Note from Sasha: Hayley Cull writes the Slow Guide to London which I reviewed here and also the Slow London blog. As I said in my post, the Slow movement “aims to get us off the treadmill of London life and make us slow down and savour our time, appreciate the small things, rather than simply spending time, cramming in all we can.” I’m a serial diary-over-filler and multi-tasker which means I live life a little too fast and don’t stop to smell the roses enough. But I think we can all agree that it is far nicer to spend an afternoon strolling round Borough Market than racing round Tesco. So I wanted to ask Hayley how, in a giant metropolis like London, with a trillion things to do and people to see, we can slow down and chill out. Here’s what she said:
I moved here a few years ago, straight after finishing the Slow Guide to Melbourne, my hometown. I think I still had my slow goggles on as I got to know London, so I quickly fell in love with its individuality, its traditions, communities and the much-appreciated little pockets of nature. It seemed a natural fit to work on Slow London a few years later. I was really excited to meet so many people along the way who shared their views of London, and also to take in the long-term local perspective of my co-author, Robin Barton.
2. London is an incredibly fast-moving and stressful place – how are you able to “zone out” and slow down, especially at work or on public transport? How do you make yourself appreciate the small things in life?
It starts with simply not cramming too much into my days, prioritising quality over quantity and not being afraid to miss out on things I ‘should’ see or do. With work it’s about being conscious of my own time, planning and preparing so I can use it effectively. As often as possible I take proper lunch breaks outdoors, let my mind wander whenever I make a cup of tea, and make sure to finish each day on time. I find that I actually get as much work done as the days when I chain myself to the computer for hours, because my head is always clear and I can focus completely. On public transport I try to use my time creatively, so even if I’m squished into a sticky Northern Line carriage I’ll be sketching a cityscape or imagining stories about the people around me. By allowing even five minutes extra to get where I need to go, I don’t feel rushed or find myself willing the driver to go faster, so I can actually really enjoy the travel time for my own thoughts.
Photo courtesy of Mark Chilvers/Slow London blog
3. What benefits have you found from slowing down?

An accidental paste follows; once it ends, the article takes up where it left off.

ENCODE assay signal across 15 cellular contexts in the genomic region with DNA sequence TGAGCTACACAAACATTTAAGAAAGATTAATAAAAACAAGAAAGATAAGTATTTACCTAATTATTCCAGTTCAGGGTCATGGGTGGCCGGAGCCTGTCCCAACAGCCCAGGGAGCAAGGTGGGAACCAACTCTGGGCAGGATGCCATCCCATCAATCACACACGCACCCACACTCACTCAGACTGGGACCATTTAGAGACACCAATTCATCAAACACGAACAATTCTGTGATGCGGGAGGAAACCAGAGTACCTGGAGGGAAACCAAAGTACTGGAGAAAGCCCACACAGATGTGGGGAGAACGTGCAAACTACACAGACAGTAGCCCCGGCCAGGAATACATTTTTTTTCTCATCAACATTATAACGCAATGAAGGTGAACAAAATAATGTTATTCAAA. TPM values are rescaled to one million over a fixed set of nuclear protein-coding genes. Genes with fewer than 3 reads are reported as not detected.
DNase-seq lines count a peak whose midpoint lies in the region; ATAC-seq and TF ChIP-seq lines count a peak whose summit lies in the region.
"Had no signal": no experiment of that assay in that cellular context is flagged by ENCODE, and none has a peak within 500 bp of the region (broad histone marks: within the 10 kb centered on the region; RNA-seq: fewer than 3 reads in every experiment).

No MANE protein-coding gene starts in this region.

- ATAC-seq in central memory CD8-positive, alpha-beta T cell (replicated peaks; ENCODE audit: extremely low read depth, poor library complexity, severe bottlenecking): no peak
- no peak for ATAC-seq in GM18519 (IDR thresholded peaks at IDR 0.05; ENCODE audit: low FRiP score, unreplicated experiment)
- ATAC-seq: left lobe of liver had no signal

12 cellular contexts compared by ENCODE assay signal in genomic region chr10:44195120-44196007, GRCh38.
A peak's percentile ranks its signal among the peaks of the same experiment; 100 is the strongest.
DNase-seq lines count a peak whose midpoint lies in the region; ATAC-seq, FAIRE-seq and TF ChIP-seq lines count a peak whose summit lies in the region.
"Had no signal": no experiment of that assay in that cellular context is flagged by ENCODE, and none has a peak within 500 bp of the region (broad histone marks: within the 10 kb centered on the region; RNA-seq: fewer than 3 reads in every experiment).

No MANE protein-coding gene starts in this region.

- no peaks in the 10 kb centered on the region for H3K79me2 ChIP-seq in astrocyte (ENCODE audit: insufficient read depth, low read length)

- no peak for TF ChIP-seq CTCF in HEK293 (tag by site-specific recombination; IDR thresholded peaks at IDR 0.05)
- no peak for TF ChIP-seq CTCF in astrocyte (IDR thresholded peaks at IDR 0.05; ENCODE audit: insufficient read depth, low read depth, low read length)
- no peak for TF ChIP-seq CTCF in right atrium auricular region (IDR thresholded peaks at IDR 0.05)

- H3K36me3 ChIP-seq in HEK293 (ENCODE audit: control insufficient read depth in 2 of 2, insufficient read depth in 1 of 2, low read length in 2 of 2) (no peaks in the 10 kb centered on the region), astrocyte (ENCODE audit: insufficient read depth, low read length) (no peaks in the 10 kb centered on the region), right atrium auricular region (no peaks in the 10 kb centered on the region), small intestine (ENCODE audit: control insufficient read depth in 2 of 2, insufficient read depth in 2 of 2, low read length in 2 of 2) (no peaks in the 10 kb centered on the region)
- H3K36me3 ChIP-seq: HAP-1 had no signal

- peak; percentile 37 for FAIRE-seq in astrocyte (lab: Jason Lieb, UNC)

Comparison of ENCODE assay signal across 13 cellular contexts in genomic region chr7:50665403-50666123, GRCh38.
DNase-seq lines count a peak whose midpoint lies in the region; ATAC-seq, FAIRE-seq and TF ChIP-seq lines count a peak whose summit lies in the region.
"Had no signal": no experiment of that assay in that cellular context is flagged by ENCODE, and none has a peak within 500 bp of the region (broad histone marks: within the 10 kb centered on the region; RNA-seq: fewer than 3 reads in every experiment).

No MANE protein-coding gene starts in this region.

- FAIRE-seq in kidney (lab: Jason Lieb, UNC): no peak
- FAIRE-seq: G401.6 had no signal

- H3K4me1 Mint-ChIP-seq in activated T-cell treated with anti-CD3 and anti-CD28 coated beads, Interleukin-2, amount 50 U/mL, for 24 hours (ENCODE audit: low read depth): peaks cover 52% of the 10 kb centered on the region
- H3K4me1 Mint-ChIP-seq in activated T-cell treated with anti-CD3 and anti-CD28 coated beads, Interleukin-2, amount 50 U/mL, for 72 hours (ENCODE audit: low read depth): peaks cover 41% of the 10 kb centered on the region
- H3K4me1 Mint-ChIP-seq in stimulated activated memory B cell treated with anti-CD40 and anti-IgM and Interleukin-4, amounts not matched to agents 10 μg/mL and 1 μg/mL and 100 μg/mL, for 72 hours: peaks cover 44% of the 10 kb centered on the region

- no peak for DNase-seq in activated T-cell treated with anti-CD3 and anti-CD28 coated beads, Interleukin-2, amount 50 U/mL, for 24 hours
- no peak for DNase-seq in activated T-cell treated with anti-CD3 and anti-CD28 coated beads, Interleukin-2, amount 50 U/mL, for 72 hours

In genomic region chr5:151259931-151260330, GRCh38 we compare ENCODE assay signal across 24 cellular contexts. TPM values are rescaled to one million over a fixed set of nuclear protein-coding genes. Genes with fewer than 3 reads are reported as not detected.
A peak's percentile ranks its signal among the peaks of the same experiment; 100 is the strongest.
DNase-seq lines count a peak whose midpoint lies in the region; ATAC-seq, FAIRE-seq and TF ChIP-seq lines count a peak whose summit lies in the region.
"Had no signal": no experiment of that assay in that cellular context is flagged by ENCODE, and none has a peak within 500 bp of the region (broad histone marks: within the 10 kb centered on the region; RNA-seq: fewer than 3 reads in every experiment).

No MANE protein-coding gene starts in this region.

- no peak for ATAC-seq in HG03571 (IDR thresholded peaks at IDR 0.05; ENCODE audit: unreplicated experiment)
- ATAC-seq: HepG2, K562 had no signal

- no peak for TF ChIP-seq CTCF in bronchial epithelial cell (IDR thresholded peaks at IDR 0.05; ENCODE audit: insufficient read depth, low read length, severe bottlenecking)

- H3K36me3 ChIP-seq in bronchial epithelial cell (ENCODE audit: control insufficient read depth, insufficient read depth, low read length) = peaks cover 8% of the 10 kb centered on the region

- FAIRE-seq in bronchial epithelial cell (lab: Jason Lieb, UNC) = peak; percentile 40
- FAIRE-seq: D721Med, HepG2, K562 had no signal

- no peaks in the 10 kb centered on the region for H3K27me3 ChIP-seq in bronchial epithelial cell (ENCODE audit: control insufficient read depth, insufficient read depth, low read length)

It sounds a little clichéd, but I definitely feel healthier and happier than when rushing about between work and a manic social life. I eat better and sleep better, which obviously makes a huge difference to my general energy levels. And rather than feeling like I’m doing less, I actually feel like I’m getting more out of life: my social connections are stronger, I really take in the art I see or places I visit, and I feel more creative and therefore happier with the work I’m producing.
4. Are there activities that you do, or places that you go, that help you slow down?
Since living in London I’ve discovered a love of gardening, and my boyfriend and I have expanded from a lovely little collection of tomato pots to an allotment around the corner. I volunteer as much as I can and try to shop locally where possible, which really gives me a sense of community. I love the fact that there is always free art in London, so I will often pop into the National Gallery or some other space to look at a single work, or make an effort to go via some little exhibition on my way to wherever I’m going. I also try to travel around the city as slowly as possible, walking or cycling where I can or taking the bus.
5. The Slow Guide recommends getting in touch with nature, but this can sometimes be hard in a big city like London. Where can you get away from it all?
In researching the book I was surprised to hear that London is one of the greenest cities in the world, but then again you can always find a patch of grass nearby. Sometimes I’ll step off Tottenham Court Road to sit under a tree in the Phoenix Garden, wander along the Regent’s Canal towpath or even make sure to catch the sunset over the Thames, simply so I can squeeze a bit of nature into the day. It’s about state of mind, really; even in the smallest patch of green you can focus on the sound of the birds or the way the light shines through the trees and not only feel far from the commotion of the city, but part of something much bigger. Sometimes it’s enough just to fuss over those tomato pots in the garden.
Photo courtesy of Mark Chilvers/Slow London blog
6. What do you do when you feel uninspired or need cheering up?
The usual things: share a big slice of cake with friends, visit the local cinema, teach myself a new song on the guitar or spend a whole afternoon browsing a favourite bookshop. I love visiting unusual exhibitions like the Horniman Museum, the Wellcome Collection and the Royal Observatory, because you can’t be unhappy and enthralled at the same time. I also have a few favourite views dotted around the city that really lift my spirits, such as Battersea Power Station from the northern riverbank, sunset over the Embankment’s docks or the City from Brockwell Park.
7. And finally… imagine your perfect day in London – where would you go and what would you do?
My perfect day would have to be pretty simple! It would start with a lazy breakfast at home before wandering along the River Wandle and through my local market, Merton Abbey Mills, on my way into central London. At Marylebone Farmers’ Market I’d pick up some provisions for a picnic, spreading out with friends under my favourite old London plane tree by the lake in Regent’s Park for a few hours. I’d have no plans for the evening, I’d rather just see where it takes me, maybe dinner, theatre, a drink by the river or even just a quiet night in.